Back in the 70s, Free to Be You and Me, an exploration of gender equality, pointed out why William should have a doll. Those very same children raised on the songs of Marlo Thomas grew up to lead toy companies that segregated play by sex or gender.
There has been so much written lately on making “boy” toys enticing for girls — from LEGO’s Friends line to pinkifying engineering toys — but much less on why we should be taking traditional “girl” toys and making them enticing for boys.
She asks an important question:
And in fact, the industry was never as heavily gendered as it is today: Children’s toys are now more divided by gender than they were 50 years ago, during an era we like to think of as less enlightened about sexism. If adults’ jobs are no longer segregated by restrictive gender roles, why should our children be taught that some toys are for boys and others for girls — a retrograde idea that limits their creativity and their development of well-rounded skills and interests?
Wonder Crew is trying to do just that: Making dolls that boys will love. Why dolls? Because they’re a toy that promotes nurturing skills. Through play, the child learns how to care for another human being, and in turn, also learns how to care for himself. Dolls build empathy, explore relationships, and are good to cuddle.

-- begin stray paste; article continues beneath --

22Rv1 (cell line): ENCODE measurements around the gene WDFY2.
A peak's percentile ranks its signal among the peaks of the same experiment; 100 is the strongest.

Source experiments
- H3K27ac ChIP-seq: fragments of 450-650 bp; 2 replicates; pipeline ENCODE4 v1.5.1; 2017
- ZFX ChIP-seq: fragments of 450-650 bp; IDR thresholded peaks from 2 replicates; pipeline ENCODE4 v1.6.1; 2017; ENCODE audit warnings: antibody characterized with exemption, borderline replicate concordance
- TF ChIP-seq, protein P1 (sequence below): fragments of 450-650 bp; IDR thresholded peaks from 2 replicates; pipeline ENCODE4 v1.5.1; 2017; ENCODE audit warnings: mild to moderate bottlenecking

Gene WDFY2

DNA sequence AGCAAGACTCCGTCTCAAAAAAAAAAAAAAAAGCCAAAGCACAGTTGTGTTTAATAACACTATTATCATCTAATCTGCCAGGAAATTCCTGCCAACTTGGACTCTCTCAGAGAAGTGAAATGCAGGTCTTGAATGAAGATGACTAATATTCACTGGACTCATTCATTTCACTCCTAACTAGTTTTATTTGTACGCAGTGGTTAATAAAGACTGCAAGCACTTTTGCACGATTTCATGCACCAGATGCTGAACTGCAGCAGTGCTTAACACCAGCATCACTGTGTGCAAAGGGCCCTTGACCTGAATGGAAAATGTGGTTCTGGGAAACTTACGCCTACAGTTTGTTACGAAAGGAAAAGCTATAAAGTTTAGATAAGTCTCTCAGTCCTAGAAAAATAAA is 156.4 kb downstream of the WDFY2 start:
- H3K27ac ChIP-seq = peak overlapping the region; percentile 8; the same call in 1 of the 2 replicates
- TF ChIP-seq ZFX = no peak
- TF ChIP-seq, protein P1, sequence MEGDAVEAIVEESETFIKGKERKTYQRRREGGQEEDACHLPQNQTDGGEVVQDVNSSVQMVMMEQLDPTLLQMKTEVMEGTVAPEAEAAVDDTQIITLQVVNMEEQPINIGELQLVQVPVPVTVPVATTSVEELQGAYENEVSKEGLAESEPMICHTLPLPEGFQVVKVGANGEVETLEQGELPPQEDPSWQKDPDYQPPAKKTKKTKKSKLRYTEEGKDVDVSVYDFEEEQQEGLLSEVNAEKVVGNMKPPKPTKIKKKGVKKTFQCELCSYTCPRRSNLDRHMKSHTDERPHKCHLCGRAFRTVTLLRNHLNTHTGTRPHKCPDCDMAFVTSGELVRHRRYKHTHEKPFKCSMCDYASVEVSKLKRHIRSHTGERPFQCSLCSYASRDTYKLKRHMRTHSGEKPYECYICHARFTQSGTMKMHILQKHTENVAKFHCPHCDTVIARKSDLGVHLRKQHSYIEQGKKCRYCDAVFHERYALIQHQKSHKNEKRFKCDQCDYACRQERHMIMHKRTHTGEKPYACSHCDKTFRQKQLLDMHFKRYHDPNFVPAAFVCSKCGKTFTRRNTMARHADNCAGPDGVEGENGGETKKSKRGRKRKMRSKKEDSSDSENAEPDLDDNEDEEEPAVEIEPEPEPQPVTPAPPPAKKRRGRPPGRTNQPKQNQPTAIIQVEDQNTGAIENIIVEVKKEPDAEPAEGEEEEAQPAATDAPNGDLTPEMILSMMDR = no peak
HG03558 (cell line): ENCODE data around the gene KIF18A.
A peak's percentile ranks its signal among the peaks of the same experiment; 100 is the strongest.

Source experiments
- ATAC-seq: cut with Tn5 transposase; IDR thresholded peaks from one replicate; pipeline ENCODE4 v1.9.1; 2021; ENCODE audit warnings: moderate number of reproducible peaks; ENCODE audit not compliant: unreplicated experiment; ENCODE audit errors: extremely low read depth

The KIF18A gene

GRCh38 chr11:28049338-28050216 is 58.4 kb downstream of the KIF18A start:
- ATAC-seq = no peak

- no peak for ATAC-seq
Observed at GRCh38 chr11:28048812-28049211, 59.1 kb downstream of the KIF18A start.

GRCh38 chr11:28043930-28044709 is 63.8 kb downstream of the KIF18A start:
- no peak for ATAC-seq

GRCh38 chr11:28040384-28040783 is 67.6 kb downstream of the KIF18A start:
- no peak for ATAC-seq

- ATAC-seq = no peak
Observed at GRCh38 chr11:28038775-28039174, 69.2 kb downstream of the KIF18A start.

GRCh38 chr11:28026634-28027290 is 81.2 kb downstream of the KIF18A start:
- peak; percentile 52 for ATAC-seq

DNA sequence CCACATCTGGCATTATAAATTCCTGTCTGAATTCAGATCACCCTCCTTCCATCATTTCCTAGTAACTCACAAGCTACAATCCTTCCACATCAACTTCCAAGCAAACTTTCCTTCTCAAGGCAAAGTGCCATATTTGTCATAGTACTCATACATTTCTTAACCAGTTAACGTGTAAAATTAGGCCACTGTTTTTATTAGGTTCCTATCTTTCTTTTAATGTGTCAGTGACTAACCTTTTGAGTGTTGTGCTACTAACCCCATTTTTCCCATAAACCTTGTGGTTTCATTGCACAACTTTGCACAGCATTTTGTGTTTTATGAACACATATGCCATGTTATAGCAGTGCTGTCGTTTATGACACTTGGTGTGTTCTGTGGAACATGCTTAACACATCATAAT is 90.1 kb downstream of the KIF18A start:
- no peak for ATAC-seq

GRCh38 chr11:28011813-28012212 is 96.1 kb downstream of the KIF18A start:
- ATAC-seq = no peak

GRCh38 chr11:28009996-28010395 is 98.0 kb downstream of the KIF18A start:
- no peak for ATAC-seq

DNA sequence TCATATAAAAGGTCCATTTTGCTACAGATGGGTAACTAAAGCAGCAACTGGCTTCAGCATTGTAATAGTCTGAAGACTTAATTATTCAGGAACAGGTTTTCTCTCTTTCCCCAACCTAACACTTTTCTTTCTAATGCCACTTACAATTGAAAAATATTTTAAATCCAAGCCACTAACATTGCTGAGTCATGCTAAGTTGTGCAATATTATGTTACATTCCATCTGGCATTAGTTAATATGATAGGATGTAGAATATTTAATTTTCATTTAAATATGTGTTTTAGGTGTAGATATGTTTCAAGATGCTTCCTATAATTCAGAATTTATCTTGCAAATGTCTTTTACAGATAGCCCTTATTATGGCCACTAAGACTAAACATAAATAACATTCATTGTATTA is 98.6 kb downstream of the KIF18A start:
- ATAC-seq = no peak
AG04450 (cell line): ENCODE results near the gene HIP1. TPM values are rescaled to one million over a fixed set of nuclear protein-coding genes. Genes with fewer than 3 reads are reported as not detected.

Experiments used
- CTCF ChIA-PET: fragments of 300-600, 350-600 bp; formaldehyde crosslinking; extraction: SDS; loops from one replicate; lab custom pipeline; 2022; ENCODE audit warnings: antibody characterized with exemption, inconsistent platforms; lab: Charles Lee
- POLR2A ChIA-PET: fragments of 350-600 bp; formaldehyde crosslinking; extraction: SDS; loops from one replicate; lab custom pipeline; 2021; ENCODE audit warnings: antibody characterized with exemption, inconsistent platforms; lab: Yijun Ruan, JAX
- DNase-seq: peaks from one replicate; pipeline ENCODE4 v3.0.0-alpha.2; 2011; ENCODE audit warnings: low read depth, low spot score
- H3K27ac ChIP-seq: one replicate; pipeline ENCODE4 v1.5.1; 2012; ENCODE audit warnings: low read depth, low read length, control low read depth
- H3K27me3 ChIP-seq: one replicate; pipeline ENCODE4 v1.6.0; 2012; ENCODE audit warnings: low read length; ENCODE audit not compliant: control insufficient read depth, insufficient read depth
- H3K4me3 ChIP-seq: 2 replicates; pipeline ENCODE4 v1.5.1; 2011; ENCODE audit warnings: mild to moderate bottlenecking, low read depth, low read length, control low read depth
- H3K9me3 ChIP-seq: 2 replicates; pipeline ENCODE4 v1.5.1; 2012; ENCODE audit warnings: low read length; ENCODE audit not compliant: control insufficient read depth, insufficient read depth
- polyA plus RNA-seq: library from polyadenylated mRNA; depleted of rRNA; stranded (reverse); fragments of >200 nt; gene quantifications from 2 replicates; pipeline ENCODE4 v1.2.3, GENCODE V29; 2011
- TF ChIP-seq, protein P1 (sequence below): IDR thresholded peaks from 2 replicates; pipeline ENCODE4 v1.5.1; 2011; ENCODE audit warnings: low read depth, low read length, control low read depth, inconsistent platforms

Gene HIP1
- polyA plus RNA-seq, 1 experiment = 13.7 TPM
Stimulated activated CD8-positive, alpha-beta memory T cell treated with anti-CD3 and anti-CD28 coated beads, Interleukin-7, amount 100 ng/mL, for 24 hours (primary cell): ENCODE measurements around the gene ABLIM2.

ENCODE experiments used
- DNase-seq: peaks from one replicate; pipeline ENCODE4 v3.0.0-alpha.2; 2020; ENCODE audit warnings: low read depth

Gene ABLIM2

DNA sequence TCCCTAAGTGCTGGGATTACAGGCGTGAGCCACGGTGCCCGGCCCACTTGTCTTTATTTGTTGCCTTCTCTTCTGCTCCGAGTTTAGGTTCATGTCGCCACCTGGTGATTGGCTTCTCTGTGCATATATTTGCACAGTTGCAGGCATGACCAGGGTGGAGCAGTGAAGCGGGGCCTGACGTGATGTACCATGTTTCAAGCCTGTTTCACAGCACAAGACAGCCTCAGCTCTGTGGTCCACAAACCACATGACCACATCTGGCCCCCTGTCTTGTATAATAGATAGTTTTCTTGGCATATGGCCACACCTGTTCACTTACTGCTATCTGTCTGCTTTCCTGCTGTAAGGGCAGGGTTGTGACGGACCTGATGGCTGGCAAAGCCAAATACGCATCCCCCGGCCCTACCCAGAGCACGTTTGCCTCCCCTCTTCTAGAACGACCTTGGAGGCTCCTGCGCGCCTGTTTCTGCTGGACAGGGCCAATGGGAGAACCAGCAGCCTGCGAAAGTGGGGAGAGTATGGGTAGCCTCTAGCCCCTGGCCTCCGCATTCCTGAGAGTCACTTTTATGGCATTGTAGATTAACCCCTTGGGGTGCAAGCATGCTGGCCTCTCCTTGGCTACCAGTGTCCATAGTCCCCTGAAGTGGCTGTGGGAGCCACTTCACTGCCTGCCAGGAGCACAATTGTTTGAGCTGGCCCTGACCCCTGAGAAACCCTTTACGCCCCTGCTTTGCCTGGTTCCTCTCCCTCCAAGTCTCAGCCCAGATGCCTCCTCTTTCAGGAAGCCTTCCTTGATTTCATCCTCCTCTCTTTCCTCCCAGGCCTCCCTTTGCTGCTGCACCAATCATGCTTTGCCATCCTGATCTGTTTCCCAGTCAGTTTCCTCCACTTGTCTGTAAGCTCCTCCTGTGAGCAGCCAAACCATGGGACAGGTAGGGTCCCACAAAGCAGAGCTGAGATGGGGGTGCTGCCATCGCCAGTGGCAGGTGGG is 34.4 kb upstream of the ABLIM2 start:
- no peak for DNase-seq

The Wonder Crew dolls are a cross between a stuffed animal and an action figure, with changable outfits that allow the two “crewmates” to explore various identities. For instance, both the doll and the child may become superheroes or construction workers. It’s this generation’s My Buddy.
The next step, of course, is to simply have toys. Not “girl” toys or “boy” toys. To stop declaring pieces of fabric or plastic as aimed at only one sex. But until then, I’m glad toy companies are continuing to build bridges.